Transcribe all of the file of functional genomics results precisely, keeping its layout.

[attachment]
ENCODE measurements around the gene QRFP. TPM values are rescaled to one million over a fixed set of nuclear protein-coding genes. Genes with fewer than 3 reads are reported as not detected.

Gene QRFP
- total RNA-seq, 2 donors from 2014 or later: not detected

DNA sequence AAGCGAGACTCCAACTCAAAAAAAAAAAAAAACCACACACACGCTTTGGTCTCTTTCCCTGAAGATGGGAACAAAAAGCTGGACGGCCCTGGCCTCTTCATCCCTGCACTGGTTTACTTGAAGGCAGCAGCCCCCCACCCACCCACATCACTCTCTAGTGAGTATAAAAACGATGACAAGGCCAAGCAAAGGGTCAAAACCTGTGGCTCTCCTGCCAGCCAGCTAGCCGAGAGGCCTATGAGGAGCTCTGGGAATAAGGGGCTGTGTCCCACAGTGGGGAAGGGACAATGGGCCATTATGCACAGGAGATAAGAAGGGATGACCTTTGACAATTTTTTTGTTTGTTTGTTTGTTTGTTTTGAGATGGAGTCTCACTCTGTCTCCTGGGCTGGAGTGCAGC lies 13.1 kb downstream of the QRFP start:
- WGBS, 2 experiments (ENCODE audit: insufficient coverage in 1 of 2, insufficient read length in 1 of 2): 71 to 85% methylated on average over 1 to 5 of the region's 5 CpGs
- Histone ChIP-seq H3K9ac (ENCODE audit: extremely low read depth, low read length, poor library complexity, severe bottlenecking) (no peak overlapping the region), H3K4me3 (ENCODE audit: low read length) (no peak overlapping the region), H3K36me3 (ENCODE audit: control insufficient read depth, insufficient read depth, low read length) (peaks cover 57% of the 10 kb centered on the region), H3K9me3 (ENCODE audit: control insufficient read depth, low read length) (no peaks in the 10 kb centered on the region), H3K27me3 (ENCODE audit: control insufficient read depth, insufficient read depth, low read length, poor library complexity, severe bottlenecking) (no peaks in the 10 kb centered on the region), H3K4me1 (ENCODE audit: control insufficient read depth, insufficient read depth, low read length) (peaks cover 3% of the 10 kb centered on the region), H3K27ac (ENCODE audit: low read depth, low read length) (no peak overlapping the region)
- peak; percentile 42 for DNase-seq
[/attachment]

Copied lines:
ENCODE measurements around the gene QRFP. TPM values are rescaled to one million over a fixed set of nuclear protein-coding genes. Genes with fewer than 3 reads are reported as not detected.

Gene QRFP
- total RNA-seq, 2 donors from 2014 or later: not detected

DNA sequence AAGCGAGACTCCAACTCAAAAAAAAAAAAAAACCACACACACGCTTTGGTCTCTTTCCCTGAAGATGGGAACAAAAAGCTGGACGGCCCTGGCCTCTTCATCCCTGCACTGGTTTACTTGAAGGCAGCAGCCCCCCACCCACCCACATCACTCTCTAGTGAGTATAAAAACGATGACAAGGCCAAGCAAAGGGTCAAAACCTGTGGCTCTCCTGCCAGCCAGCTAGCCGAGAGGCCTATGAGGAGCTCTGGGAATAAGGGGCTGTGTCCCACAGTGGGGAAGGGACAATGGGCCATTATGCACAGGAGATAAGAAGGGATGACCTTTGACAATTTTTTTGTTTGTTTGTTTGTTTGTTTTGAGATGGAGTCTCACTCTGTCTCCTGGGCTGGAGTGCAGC lies 13.1 kb downstream of the QRFP start:
- WGBS, 2 experiments (ENCODE audit: insufficient coverage in 1 of 2, insufficient read length in 1 of 2): 71 to 85% methylated on average over 1 to 5 of the region's 5 CpGs
- Histone ChIP-seq H3K9ac (ENCODE audit: extremely low read depth, low read length, poor library complexity, severe bottlenecking) (no peak overlapping the region), H3K4me3 (ENCODE audit: low read length) (no peak overlapping the region), H3K36me3 (ENCODE audit: control insufficient read depth, insufficient read depth, low read length) (peaks cover 57% of the 10 kb centered on the region), H3K9me3 (ENCODE audit: control insufficient read depth, low read length) (no peaks in the 10 kb centered on the region), H3K27me3 (ENCODE audit: control insufficient read depth, insufficient read depth, low read length, poor library complexity, severe bottlenecking) (no peaks in the 10 kb centered on the region), H3K4me1 (ENCODE audit: control insufficient read depth, insufficient read depth, low read length) (peaks cover 3% of the 10 kb centered on the region), H3K27ac (ENCODE audit: low read depth, low read length) (no peak overlapping the region)
- peak; percentile 42 for DNase-seq